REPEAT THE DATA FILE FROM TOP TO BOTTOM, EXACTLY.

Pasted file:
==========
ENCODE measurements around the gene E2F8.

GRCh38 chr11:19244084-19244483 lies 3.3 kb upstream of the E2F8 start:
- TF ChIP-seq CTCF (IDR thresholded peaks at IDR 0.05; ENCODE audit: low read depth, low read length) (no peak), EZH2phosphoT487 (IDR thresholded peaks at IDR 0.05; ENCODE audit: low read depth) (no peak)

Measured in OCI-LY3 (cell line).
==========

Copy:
ENCODE measurements around the gene E2F8.

GRCh38 chr11:19244084-19244483 lies 3.3 kb upstream of the E2F8 start:
- TF ChIP-seq CTCF (IDR thresholded peaks at IDR 0.05; ENCODE audit: low read depth, low read length) (no peak), EZH2phosphoT487 (IDR thresholded peaks at IDR 0.05; ENCODE audit: low read depth) (no peak)

Measured in OCI-LY3 (cell line).